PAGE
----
When morning broke on November 4, six Democratic incumbents representing parts of New York City were trailing in their re-election races. Five appear to have survived.

Adi Talwar

Poll workers sit behind a plexiglass barrier at P.S. 65 on Staten Island.

Slowly and quietly, the loose ends from New York City’s Election Day are getting tied up, although it could be 10 days before the door officially closes on campaign 2020.

When morning broke on Nov. 4, six Democratic incumbents representing parts of New York City were trailing in their re-election races. Congressman Max Rose was well behind Republican Assemblywoman Nicole Malliotakis in the Staten Island-Brooklyn 11th district, while Rep. Tom Suozzi trailed Republican George Santos in the 3rd district, which bridges Queens and Nassau County. 

State Sen. Andrew Gounardes faced a 6,000-vote deficit against Republican Vito Bruno in southern Brooklyn. And in the Assembly, incumbents Edward Braunstein, Michael Cusick and Mathylde Frontus were all lagging their challengers.

It now appears that Rose, who conceded his race last week, was the only blue casualty of the cycle in the five boroughs. (Outside the city, Long Island Democrat Monica Martinez lost her State Senate reelection bid, Democratic Senators James Gaughran and Kevin Thomas eked out wins, and the fate of Democrats Anthony Brindisi, a Congressman, and Pete Harckham remained uncertain).

Santos conceded to Suozzi on Tuesday, according to the Queens Daily Eagle, after a 4,000-vote election night margin for Santos turned into a 10,000-vote deficit after mail-in ballots were counted. 

Gounardes declared victory on Wednesday. No official numbers have been released by the New York City Board of Elections in his or any other race—the board will not offer final word until the results are certified on Nov. 28 (or Nov. 30, since the 28th is a Saturday)—but Gounardes says he now leads by a margin of 50,650 to 47,152. Bruno did not return a request for comment.

In the 26th Assembly District rooted in Bay Terrace and Little Neck in Queens, Braunstein—who trailed by 1,700 votes on Nov. 3—now claims a lead of about 5,000 votes. His opponent, John-Alexander Sakelos, did not return a call seeking comment. 

On election night, Mark Szuszkiewicz led incumbent Mathylde Frontus by 2,700 votes in the 46th Assembly district, which covers Coney Island and other parts of the Brooklyn coast. On Wednesday, Frontus declared victory, predicting that her slim lead of 483 votes would grow as final ballots are counted. 

In a social media post, Szuszkiewicz—while repeatedly insisting he was not alleging fraud had occurred—indicated he was puzzled by an increase in the number of absentee ballots in the race from an initial estimate of 5,000 to 9,000. He acknowledged the likelihood of defeat but said he would call for an investigation of any suspected improprieties even if they would not change the outcome.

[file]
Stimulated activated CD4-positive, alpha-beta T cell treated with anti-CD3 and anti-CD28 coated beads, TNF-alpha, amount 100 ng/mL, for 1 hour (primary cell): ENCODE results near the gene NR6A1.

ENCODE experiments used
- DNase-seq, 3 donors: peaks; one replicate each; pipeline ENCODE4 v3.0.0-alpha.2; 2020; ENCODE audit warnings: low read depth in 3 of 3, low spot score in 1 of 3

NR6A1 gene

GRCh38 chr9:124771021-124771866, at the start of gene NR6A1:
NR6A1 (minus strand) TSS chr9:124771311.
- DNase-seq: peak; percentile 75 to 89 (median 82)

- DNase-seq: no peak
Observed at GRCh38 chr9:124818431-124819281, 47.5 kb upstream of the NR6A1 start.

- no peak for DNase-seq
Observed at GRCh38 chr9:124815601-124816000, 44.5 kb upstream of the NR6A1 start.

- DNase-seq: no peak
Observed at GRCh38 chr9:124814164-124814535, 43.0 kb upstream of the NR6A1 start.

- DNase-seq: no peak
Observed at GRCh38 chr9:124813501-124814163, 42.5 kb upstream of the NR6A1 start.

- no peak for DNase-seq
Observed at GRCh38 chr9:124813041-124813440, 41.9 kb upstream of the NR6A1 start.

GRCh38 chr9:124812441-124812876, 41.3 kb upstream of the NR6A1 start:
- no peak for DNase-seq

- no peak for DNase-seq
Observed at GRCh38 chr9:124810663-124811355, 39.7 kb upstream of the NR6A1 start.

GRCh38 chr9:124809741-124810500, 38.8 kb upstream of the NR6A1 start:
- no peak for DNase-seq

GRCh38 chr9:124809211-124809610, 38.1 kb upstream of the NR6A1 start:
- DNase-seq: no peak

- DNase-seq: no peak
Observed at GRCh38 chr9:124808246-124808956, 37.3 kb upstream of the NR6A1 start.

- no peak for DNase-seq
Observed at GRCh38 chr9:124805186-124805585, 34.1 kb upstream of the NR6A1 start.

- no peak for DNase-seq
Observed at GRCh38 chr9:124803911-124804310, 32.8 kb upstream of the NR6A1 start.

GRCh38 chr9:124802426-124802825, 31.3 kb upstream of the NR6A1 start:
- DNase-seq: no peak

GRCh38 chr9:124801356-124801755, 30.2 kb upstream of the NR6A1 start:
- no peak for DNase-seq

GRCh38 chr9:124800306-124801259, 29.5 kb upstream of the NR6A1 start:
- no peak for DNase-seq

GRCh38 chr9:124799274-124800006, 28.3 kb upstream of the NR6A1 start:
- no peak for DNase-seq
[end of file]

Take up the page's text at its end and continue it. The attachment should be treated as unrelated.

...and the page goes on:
“With my opponent receiving about 70 percent of the votes of the paper ballots it’s not looking good for me. I doubt that there was enough voter fraud to cause the margin that it is now but that’s not the point. Even if there was only one vote that was fraud it needs to be investigated and the person needs to be prosecuted to send a message that voter fraud will not be tolerated. Mailing in a dead parents absentee ballot or any other instance of fraud should not be tolerated,” he wrote. “If the current lead is reduced to around 200 by the remaining ballots that would trigger a recount. Again I’m not claiming that fraud was the reason but I’m informing everyone of the current situation.”

Staten Island’s Cusick—who has served in the Assembly since 2003 and is the chair of the Richmond County Democratic Committee—ended election night down by about 1,200 votes to Anthony DeGuerre. According to Cusick’s campaign, the unofficial tally is now 28,768 for Cusick to 25,732 for DeGuerre.

DeGuerre conceded the race last Friday. “Earlier this year, I committed to running a vigorous campaign to ensure that Republican and conservative values are represented in our community. While my team and I were encouraged to have led among the votes cast in person in this race, it has become apparent that the thousands of absentee ballots cast in this election will favor my opponent by enough of a margin that I will not be the winner,” he wrote, adding that he had called Cusick to congratulate him.

Does the fact that so many Democrats faced suspenseful races raise questions about the party’s messaging and strategy? Much of the drama was created solely by the large percentage of mail-in ballots this year, which delayed results that normally would have registered on election night. But Braunstein won his previous race by a nearly 2:1 margin, and Cusick ran unopposed last time, so their 2020 victories could be considered close. 

The Trump phenomenon clearly loomed large: the president won big in Rose’s district and in Cusisk’s, and narrowly outpolled Joe Biden in Frontus’ and Braunstein’s.